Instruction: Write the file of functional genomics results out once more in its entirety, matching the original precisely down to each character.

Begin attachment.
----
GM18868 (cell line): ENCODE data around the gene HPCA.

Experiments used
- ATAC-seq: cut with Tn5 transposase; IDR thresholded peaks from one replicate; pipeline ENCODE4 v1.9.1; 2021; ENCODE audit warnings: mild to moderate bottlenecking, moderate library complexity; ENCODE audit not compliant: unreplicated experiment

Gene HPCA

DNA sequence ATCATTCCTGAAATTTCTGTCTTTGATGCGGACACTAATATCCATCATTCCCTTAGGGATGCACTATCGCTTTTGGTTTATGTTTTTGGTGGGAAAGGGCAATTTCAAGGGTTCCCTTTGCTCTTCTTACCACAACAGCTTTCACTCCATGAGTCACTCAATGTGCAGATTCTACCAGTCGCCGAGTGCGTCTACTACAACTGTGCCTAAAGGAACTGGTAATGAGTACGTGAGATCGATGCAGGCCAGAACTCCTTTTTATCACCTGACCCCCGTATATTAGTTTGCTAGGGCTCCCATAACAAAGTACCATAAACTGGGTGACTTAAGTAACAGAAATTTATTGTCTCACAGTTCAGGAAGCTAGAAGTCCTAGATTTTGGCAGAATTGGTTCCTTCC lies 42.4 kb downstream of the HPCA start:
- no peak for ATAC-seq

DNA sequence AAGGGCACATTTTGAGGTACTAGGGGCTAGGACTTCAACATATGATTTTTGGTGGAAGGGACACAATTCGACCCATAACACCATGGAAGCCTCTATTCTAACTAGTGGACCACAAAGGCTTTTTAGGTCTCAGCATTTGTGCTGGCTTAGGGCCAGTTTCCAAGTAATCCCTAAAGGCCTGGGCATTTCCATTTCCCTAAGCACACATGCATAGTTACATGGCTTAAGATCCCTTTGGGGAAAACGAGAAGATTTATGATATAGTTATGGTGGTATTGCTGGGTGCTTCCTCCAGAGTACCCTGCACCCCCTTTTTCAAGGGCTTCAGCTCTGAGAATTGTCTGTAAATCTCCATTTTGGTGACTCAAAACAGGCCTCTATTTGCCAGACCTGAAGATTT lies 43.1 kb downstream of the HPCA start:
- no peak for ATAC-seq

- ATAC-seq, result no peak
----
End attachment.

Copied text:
GM18868 (cell line): ENCODE data around the gene HPCA.

Experiments used
- ATAC-seq: cut with Tn5 transposase; IDR thresholded peaks from one replicate; pipeline ENCODE4 v1.9.1; 2021; ENCODE audit warnings: mild to moderate bottlenecking, moderate library complexity; ENCODE audit not compliant: unreplicated experiment

Gene HPCA

DNA sequence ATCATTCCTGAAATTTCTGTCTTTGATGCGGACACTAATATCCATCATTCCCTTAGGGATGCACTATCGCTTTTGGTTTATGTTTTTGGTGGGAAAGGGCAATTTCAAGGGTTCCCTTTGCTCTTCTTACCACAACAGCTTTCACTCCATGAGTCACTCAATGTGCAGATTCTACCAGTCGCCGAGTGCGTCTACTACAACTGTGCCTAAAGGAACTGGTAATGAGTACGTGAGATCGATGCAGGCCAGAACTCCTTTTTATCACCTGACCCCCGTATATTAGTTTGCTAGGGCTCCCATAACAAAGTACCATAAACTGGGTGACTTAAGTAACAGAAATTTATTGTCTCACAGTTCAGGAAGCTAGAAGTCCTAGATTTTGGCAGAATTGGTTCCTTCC lies 42.4 kb downstream of the HPCA start:
- no peak for ATAC-seq

DNA sequence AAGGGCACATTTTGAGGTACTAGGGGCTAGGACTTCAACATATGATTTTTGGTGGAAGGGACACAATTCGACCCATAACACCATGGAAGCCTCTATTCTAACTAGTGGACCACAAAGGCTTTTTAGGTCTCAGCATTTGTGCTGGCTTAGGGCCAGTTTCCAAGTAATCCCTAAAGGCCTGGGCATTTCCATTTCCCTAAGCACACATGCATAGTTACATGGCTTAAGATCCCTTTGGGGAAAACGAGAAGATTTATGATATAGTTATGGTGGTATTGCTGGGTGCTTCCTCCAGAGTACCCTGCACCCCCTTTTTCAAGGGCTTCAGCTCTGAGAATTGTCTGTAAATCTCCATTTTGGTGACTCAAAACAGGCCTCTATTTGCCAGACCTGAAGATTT lies 43.1 kb downstream of the HPCA start:
- no peak for ATAC-seq

- ATAC-seq, result no peak